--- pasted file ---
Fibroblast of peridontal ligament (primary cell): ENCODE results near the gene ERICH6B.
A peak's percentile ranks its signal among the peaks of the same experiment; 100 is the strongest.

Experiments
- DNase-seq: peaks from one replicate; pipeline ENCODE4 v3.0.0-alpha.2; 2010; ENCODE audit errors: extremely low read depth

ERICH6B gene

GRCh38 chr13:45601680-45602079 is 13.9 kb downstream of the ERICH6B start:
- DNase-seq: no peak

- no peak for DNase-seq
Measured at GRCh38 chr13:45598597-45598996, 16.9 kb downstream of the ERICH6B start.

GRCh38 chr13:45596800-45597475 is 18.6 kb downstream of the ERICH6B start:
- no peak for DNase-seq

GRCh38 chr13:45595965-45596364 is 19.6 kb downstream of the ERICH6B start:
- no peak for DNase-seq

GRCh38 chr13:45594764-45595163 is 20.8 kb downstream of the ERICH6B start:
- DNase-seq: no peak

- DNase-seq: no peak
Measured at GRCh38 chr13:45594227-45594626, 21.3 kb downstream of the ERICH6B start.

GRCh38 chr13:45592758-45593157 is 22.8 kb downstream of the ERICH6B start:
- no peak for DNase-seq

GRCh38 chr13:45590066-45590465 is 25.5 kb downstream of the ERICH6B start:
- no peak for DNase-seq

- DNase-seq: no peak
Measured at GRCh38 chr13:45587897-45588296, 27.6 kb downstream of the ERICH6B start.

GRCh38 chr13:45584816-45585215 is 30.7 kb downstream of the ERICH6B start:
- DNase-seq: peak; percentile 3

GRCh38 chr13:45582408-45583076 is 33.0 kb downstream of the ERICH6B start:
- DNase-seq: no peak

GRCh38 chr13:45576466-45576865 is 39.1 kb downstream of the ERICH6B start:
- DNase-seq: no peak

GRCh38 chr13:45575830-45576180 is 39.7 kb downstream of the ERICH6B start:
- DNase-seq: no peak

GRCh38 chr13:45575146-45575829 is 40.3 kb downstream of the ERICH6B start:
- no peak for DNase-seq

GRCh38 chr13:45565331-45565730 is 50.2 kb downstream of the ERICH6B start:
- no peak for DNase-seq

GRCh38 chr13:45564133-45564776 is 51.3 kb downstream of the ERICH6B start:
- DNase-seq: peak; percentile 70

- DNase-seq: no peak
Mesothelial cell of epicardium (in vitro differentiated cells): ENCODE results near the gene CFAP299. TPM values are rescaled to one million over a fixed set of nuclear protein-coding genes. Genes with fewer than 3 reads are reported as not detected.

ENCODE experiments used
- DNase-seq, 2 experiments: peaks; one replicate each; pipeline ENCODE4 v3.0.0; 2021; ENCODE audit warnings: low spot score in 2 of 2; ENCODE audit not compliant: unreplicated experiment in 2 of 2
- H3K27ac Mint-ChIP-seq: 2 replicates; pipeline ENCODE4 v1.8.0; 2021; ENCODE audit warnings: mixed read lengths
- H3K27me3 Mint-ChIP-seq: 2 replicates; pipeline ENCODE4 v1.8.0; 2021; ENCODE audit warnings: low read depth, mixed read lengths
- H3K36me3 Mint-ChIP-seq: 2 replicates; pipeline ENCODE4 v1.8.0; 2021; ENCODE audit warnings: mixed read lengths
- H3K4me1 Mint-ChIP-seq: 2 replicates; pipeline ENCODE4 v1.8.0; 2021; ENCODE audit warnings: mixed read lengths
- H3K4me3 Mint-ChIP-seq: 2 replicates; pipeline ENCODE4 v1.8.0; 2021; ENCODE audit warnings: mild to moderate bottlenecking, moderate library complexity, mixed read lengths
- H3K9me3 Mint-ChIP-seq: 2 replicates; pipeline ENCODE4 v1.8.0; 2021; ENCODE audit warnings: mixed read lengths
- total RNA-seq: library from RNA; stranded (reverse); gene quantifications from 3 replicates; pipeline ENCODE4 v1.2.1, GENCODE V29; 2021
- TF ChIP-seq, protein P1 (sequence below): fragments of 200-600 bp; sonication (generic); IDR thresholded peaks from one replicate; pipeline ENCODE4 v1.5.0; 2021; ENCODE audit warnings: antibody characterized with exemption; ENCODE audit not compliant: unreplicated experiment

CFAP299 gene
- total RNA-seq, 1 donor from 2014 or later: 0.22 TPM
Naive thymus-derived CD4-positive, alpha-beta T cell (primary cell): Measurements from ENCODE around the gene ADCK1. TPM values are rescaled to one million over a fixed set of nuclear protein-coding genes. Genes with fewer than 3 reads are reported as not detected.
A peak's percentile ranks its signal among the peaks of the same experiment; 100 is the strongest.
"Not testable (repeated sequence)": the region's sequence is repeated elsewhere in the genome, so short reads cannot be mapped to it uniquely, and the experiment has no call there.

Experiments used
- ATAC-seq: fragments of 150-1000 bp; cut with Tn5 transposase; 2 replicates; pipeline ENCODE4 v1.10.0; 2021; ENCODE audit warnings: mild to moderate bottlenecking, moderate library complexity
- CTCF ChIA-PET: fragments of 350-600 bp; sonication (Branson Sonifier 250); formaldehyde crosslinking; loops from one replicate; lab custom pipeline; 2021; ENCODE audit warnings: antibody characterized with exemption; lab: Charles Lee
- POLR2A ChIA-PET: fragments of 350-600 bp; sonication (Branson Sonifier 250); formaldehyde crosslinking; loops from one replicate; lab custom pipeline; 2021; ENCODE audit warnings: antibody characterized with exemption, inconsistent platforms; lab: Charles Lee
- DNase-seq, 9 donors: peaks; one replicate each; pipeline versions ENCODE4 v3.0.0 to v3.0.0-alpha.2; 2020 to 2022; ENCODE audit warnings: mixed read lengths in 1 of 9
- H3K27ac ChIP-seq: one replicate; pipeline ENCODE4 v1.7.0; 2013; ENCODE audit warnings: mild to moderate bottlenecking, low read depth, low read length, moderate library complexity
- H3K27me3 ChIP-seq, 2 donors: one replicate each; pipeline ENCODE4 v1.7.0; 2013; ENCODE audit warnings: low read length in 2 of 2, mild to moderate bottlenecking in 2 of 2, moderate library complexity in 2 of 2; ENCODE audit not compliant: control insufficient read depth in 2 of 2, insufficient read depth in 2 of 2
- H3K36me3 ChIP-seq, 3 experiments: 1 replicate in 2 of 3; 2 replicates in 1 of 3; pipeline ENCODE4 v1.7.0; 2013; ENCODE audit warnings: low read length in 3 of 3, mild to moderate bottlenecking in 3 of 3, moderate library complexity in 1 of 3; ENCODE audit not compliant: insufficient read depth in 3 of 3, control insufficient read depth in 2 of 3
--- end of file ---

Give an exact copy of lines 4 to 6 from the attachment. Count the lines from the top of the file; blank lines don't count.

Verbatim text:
- DNase-seq: peaks from one replicate; pipeline ENCODE4 v3.0.0-alpha.2; 2010; ENCODE audit errors: extremely low read depth

ERICH6B gene

GRCh38 chr13:45601680-45602079 is 13.9 kb downstream of the ERICH6B start: